NEWSLETTER    |     March 2, 2022

More changes to transfer request processes

The government has announced a change in law in June 2022, requiring trustees to strongly ‘nudge’ scheme members towards financial advice and even book appointments for them, whenever they request transfers of, or access to, their pensions. The aim is to reduce the risk of members falling victim to pension liberation scams, but it will require a lot of changes to pension scheme processes. While the advice to members will be free (via the government service PensionWise), compliance with the new law will not be free for pension schemes and some are worried the costs could be significant.

What is the problem?

Pension liberation scams (scams in which all or part of a member’s pension is stolen by a scammer persuading a member to access their pension pots or transfer their pot to a scheme controlled by the scammer) have been growing every year for the last 15. This was exacerbated by Covid-19, as many pension scheme members were more eager to make changes to maximise their pension returns post pandemic, and as a result, were more susceptible to scammers. These scams can have a devastating impact on members who lose substantial sums of money (often when they are close to retirement when most changes to pensions and transfers are made). The government set up PensionWise (a free advice service for members) in 2015 to combat this and consulted on draft regulations to require trustees to nudge members towards PensionWise in July 2021. As of 17 January 2022, the government has confirmed that the regulations will come into force on 1 June 2022, in a move it hopes will halt the trend of growing numbers of scams.

What will the new law require?

Legislation currently in force requires trustees or managers of all occupational pension schemes to prompt members into talking to PensionWise. The new regulations will require those trustees to provide a ‘stronger nudge’, which will involve offering to book an appointment with PensionWise for the member if being contacted by phone or in person, or providing PensionWise contact details and instructions on how to book appointments to the member if being contacted by post or online. Trustees will have to do this every time a member who is over the age of 50 asks to receive flexible benefits or to make a transfer of their pension pot (or any part of it) or asks for a transfer or flexible benefit quote.

For these new requirements, the member is treated as having asked to receive flexible benefits or a transfer if they write to the trustees to ask for this, regardless of whether the request was made by a formal application. Trustees will then have to keep a track of which members have accessed PensionWise, organising further appointments/providing further instructions to make appointments for those who have not accessed it. Trustees can rely on members telling them they have used the service without further checks, but cannot assume they have just because an appointment has been made or the details passed to the member. Members are free to opt out of this nudge, using new opt-out forms that the trustees must provide members with.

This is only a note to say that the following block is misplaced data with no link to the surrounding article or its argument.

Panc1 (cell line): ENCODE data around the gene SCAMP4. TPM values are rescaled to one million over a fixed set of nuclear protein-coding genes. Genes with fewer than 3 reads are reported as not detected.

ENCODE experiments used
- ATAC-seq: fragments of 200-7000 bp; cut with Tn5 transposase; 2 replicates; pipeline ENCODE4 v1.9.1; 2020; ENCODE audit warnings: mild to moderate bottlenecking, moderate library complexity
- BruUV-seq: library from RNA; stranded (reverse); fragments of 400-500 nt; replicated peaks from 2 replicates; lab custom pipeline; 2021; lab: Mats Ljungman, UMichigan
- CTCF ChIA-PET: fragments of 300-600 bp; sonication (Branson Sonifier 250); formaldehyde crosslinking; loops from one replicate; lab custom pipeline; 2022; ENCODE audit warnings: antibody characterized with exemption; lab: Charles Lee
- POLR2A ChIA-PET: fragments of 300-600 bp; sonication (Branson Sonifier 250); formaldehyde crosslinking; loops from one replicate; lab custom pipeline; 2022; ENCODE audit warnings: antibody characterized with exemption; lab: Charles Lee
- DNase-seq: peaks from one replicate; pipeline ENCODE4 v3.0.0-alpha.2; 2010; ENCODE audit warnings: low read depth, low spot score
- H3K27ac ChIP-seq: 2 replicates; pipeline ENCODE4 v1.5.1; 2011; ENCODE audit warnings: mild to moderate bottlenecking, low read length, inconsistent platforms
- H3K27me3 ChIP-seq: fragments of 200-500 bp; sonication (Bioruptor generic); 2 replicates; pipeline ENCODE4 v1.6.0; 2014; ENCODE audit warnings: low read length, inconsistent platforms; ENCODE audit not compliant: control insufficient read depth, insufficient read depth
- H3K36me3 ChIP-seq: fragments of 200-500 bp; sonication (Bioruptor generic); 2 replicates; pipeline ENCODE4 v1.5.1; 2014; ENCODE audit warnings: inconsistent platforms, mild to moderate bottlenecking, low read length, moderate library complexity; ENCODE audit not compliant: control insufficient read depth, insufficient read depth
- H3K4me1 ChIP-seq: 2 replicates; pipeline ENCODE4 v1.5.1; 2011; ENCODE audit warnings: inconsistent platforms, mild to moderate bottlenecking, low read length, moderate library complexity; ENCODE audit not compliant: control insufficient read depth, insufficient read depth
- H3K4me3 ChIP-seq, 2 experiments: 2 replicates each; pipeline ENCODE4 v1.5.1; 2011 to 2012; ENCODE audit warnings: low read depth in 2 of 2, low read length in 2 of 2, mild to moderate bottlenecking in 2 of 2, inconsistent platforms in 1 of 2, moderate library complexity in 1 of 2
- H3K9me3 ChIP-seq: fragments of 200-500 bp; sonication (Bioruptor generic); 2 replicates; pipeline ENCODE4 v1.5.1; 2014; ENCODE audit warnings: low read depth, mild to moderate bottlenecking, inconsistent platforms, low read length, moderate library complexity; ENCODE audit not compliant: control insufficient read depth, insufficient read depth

What does this mean for pension schemes?

The biggest concern for all occupational pension schemes will be the cost of complying with this new law. Schemes and their advisers (most likely their administrators) will have to either change existing systems or put new ones in place, so that the relevant member communications are flagged to trustees. Trustees or administrators then need to act on these flags by booking a PensionWise appointment or forwarding details, and in cases of non-attendance, booking follow-up appointments/providing further instructions. Schemes will also have to provide opt-out forms, and monitor and log members’ attendance of appointments/receiving of advice, as well as logging members who opt out of the service, all of which will incur further costs which some responses to the 2021 consultation felt could be significant.

The government did take some cost concerns raised in the consultation into account. For example, the draft regulations required appointments to be set up for all members without exception. The final regulations have allowed trustees to send contact information and instructions to those contacted by post or online.

The final regulations will also not require the nudge to be delivered by trustees of both transferring and receiving schemes during transfers of benefits. This change from the draft regulations’ requirements will reduce the burden on schemes.

Additionally, the stronger nudge requirement is not triggered if the transfer is for the sole purpose of consolidating benefits into one scheme, rather than accessing them flexibly which may cut costs and prevent any barriers to consolidation, which the government is keen to promote. Of course this may simply move the focus of scammers so the exception may not be long lasting if that turns out to be the case.

However, scheme costs will still be higher than they are currently, and the new systems will have to be put in place soon as compliance is required from 1 June 2022. This means schemes and their trustees and advisers need to start planning now.

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